We gained this car sight-unseen using a family Christmas card as the only reference picture. It is a genuine “barn find” in original, unrestored condition.
The story of the development of this great Edwardian cum vintage sports car well known and I will only mention it briefly. As the result of encouragement by Joseph Higginson (inventor of the Autovac) to Vauxhall chairman L. H. Pomeroy in 1913, a series of motors were made to propel the great Prince Henry model’s light chassis to success in a variety of competitions.
Before World War I, the 30/98 chassis was already making a name for itself climbing up the Shelsley Walsh in 55.2 seconds with four passengers aboard! After the war, the first version, the E-Type, went into catalog production. It was the first stock British car to guarantee 100mph in stripped form. Over 200 of these had been produced until 1923, when the engine got redesigned, reduced in size and converted to pushrod overhead valves (the OE-type), of which over 300 were made. The Achilles’ heel of the more vintage E-Type was rectified in 1923 when front-wheel brakes were added to the OE version.
E-Type engines gave about 90 bhp at 2,800 rpm and pulled a high 3:1 axle ratio with a top speed of approximately 85 miles per hour when wearing the well-designed, light, all-aluminum body. Despite these significant performance advantages, Vauxhall never entered big-time racing, but it is noteworthy that in 1953, a restored 30/98 covered 107 miles in one hour on the rough track at Montlhéry. This performance justified the maker’s boast “a sporting car which has never known a superior.”
In 1988, I got a call from Dave Brownell, vintage automotive expert, sleuth, author, and a great friend. He told me of a Vauxhall available in Canada, but there were very few specifics. I contacted the attorney who represented the estate of Hugh Hansard, senior partner in Montreal’s largest law firm and former president of the Canadian Bar Association. They told me that Mr. Hansard had been dead for many years and that they had laid the car up for about two decades, put away in excellent condition.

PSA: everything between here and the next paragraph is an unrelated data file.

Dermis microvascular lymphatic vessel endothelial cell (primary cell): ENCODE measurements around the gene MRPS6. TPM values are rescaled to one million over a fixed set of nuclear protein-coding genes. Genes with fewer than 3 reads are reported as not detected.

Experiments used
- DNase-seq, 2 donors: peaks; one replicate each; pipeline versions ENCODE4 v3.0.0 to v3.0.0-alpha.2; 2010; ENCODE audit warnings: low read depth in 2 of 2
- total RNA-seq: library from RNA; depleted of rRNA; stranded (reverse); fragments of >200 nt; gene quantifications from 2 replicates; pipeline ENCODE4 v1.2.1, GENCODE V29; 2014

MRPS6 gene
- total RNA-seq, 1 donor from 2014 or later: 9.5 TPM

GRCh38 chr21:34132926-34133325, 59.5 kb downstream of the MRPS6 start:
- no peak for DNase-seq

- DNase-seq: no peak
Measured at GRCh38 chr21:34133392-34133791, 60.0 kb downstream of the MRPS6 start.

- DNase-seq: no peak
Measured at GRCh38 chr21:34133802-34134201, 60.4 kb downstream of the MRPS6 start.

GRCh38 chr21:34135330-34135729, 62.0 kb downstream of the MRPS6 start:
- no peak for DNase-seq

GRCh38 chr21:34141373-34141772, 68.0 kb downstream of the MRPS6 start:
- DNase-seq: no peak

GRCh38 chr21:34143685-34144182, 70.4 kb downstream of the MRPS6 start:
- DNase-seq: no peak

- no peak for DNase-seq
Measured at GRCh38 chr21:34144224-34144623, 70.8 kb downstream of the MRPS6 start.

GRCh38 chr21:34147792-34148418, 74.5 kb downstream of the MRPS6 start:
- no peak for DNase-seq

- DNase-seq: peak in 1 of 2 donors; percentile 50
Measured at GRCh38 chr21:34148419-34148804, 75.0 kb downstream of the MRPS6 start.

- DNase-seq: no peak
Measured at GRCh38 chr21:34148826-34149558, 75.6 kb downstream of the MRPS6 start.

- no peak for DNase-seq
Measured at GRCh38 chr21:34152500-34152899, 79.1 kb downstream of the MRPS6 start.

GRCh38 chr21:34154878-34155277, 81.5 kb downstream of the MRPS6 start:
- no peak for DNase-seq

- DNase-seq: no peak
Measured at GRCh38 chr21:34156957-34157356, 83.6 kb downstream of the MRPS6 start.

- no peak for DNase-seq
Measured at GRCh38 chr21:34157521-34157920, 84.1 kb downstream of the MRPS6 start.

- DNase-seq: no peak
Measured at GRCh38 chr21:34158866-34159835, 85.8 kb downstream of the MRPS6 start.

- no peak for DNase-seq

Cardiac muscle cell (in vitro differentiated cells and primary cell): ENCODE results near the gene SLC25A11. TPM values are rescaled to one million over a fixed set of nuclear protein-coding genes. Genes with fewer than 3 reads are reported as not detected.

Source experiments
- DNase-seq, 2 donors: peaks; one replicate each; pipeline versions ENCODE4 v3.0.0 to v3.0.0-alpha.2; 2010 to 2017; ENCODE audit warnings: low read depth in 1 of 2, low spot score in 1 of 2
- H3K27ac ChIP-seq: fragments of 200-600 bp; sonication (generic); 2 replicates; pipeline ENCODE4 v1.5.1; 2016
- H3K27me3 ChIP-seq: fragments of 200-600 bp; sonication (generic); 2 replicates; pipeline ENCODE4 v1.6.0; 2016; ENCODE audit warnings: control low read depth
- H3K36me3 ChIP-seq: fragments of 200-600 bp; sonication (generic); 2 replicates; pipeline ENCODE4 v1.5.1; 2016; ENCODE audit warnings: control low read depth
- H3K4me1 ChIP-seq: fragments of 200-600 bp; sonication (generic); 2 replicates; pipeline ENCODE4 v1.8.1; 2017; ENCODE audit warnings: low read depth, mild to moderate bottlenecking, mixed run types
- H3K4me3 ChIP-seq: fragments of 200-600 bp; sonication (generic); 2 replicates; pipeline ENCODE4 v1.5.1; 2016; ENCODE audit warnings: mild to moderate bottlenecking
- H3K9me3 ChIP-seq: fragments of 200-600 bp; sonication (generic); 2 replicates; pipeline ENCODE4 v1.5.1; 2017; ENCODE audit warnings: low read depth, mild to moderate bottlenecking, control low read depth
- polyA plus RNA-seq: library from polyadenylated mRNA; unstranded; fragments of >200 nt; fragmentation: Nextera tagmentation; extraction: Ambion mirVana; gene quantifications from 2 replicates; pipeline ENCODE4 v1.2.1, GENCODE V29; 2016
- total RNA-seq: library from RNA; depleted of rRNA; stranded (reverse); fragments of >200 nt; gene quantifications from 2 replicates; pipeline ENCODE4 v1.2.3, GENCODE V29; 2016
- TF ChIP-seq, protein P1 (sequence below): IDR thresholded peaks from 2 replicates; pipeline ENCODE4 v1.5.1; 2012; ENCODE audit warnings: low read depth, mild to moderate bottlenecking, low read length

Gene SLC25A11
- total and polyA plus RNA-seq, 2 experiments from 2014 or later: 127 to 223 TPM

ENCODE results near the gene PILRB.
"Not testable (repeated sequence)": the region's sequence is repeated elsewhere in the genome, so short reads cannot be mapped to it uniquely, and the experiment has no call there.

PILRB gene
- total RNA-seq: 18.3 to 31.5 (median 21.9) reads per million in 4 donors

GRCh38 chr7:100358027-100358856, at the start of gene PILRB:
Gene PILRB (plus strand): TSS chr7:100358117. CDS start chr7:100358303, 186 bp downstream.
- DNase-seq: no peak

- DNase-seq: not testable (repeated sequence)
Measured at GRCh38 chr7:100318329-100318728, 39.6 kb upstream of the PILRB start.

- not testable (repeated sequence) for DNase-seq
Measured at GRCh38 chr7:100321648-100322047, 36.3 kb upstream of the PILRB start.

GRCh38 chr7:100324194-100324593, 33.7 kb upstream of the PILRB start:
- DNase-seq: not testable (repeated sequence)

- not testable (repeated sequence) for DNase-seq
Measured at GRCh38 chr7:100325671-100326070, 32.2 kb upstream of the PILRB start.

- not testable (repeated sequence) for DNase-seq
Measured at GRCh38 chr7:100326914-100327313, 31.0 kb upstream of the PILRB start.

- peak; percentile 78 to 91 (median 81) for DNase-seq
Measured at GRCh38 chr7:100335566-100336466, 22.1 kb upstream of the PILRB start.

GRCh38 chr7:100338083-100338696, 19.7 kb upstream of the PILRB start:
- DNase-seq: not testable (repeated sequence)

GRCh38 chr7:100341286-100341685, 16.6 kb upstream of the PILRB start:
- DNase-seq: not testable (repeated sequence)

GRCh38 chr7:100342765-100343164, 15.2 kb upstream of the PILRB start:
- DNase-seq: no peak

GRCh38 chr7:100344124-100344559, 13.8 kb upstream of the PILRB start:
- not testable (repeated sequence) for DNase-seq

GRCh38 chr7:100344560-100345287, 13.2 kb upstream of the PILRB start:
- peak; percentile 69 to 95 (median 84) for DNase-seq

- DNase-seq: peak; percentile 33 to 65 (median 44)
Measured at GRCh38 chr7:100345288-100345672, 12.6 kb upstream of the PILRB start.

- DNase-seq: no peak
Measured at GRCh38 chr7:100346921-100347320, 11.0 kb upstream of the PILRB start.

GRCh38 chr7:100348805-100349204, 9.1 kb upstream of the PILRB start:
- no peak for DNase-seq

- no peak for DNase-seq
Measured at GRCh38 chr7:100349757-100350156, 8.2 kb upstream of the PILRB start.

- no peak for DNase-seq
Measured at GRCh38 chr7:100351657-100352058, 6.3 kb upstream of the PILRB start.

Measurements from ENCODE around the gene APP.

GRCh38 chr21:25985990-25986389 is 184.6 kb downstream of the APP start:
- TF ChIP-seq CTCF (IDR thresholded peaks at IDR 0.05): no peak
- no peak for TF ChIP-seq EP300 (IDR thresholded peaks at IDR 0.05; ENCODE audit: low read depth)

The representatives of the estate could not tell me exactly what model number their car represented although they gave a fair description of its condition. I directed them to the serial number plate and learned, in fact, that this was the desirable E-Type 30/98. Vauxhall made lesser cars, with unimpressive performance, which had little value then and even now. The 30/98, however, was the leading British sports car prior to the 3-liter Bentleys and the choice of the wealthy, young sportsmen.
My interest was piqued as they described the condition. Original upholstery throughout. The body was all aluminum with tatty paint on the wings. Everything seemed to be intact, according to the representative. However, it was in a tight shed where it had been put up decades ago, and pictures were almost impossible to take. It was a matter of trust!
Previously, I had a letter from a family relative, Welsford MacArthur. He reported “I enclose a picture, a photocopy of what appears to be part of a Christmas card sent out in 1957. The driver is the son of one of the co-owners. (They inherited the car from their father.) The co-owners, as I call them, are twins, the only children of Mr. Hansard.” Scant other information available showed that the barn was on Mr. Hansard’s vacation property in Quebec, where he would drive it during his holiday, occasionally taking it into parades. This is all we know.
My research at the time revealed that there were only 34 E-Types still in existence of the 275 E-Types built. This is in contrast to 133 OE-types from a series of 312. For many people, me in particular, the less refined more Edwardian E-Type was the preferable car because it stood alone as the great British competitor, whereas the 3-liter Bentley soon supervened the OE in just about every way.
You can’t imagine the excitement waiting for the car to arrive, a mystery based on one cramped front snapshot, with Dave George there excitedly waiting for the delivery truck. We were absolutely delighted. The car was an intact 30/98, virtually untouched, with the aluminum body in excellent condition, though the black fenders had spots of paint loss. Our immediate decision was that we should preserve this car. We removed the seat covers, which revealed excellent intact leather on the seats and door panels. The dash was complete and fascinating to look at. The huge gas tank pressure air pump on the passenger side somehow gave the whole fascia plate a vintage airplane feel.
Today we exhibit the car in a dirt-covered hill climb diorama. We have not removed the caked mud under the fenders, and its condition suggests it needs a good washing. We have had to do little to this car to make it in top shape.